Photo: Oberlin College
By Miguel Garcia
Ed Note: In late November, President Obama announced that he would eliminate the age cap for DACA, which offers temporary reprieve from deportation for undocumented immigrants who came to the country as children. He also extended that same deportation reprieve to undocumented parents of US resident children, while pouring more resources into ramping up the nation’s border security. Miguel Garcia, 20, is president of the Merced College chapter of the student group MEChA. He says that despite these steps on immigration reform, US policy ensures that many in his community will continue to remain in the shadows.
When President Obama announced his executive action to expand opportunities for undocumented people living in the U.S., he said immigrants can now “come out of the shadows.” That may apply to some immigrants — parents of US-born children or those who came to the country as youth. But a great many will still remain in the dark.
The parents of Dreamers and existing DACA recipients, for example, will receive no help. Likewise for the parents whose children were not born in the United States. Despite having lived here for more than five years, paying taxes and generally being hard working people, they will watch from the sidelines — alongside those who have been here for less than five years — as many others begin their applications for employment authorization.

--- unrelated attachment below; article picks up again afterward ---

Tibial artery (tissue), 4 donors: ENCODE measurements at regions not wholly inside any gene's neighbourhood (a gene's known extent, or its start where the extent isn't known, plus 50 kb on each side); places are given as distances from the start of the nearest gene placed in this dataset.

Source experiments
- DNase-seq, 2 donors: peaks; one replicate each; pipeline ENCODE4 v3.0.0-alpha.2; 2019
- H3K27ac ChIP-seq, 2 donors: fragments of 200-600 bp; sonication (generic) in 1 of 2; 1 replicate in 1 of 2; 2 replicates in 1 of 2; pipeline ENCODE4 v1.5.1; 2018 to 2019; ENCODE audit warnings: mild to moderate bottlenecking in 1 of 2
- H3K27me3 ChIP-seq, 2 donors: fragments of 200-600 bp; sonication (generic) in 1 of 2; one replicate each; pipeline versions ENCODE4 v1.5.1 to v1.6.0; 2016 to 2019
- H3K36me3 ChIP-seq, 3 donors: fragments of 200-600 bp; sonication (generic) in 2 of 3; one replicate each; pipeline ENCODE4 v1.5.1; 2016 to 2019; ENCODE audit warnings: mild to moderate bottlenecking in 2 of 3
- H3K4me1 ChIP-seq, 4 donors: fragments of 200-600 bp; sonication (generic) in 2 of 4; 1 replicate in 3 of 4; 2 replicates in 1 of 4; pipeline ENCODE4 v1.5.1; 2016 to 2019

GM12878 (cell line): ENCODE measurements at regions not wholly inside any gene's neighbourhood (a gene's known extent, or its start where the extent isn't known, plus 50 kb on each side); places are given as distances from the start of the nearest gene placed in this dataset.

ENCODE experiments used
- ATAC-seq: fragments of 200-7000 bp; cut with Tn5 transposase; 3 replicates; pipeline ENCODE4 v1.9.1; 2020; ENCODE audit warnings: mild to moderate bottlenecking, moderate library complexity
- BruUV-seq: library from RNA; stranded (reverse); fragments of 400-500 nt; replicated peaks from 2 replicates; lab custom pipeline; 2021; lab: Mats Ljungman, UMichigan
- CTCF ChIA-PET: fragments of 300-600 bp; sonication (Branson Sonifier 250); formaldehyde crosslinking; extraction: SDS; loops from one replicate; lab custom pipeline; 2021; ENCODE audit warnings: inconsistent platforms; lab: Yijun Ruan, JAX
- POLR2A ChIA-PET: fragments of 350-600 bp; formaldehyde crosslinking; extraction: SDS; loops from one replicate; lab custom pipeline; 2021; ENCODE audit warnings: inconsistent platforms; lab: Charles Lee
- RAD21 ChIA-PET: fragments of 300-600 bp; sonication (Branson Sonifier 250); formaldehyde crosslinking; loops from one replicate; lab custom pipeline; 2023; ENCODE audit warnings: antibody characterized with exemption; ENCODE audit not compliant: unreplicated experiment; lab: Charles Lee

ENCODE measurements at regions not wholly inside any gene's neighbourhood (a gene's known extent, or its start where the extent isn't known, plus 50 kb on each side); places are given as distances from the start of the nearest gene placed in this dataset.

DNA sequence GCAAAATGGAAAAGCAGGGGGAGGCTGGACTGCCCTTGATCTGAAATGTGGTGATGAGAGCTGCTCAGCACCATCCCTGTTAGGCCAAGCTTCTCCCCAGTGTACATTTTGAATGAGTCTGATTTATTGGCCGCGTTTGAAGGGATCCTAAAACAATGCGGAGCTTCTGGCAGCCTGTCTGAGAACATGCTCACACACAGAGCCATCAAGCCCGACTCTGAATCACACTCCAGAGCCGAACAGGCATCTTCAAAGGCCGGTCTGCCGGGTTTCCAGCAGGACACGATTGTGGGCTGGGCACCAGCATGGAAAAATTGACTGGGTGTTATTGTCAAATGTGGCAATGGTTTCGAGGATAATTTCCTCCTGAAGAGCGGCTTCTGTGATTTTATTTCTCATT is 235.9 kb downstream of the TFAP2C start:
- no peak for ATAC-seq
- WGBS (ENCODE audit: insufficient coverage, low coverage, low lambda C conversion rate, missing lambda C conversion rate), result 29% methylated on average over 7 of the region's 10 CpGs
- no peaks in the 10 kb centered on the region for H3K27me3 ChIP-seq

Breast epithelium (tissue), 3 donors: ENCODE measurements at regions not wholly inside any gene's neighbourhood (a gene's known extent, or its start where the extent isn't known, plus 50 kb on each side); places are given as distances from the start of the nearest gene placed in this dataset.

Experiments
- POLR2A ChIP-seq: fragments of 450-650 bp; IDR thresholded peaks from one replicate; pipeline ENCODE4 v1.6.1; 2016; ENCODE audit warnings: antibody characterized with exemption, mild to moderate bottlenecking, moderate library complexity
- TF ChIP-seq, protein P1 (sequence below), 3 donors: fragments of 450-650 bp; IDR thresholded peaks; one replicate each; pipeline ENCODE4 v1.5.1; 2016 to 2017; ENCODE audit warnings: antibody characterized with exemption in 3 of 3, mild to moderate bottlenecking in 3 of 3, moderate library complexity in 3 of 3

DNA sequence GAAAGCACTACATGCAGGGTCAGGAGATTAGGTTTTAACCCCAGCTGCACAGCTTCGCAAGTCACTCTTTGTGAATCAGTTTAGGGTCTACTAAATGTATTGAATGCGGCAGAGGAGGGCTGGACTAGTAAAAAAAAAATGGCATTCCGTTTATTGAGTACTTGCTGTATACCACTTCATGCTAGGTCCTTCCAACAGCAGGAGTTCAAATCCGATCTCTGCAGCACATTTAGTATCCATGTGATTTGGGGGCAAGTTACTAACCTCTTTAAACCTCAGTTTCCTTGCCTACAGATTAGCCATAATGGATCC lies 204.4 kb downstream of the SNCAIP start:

It is important to remember that while Obama’s executive action will benefit a great many, it comes as small comfort to those undocumented immigrants living here in the United States who do not have kids or may not even be married at all.
Neither does it help those who otherwise would have qualified but were among the millions deported under this administration and who have no means of returning legally. It’s a cruel irony.
It’s clear that many people will remain in the shadows. That is why activists must continue the fight. We need to push for and pass comprehensive immigration reform that will get these people out of the shadows, ensuring that their hard work and entrepreneurial leadership feeds into the betterment of the economy and society.
These people are assets to the country, not liabilities. From a strictly economic vantage, they provide labor, competition, and are consumers on top of that. Let them pursue their happiness while also giving them the power to maximize their utility to the nation’s economy.
That was and remains the bedrock of this nation’s success. Barring comprehensive immigration reform, the shadows will only endure.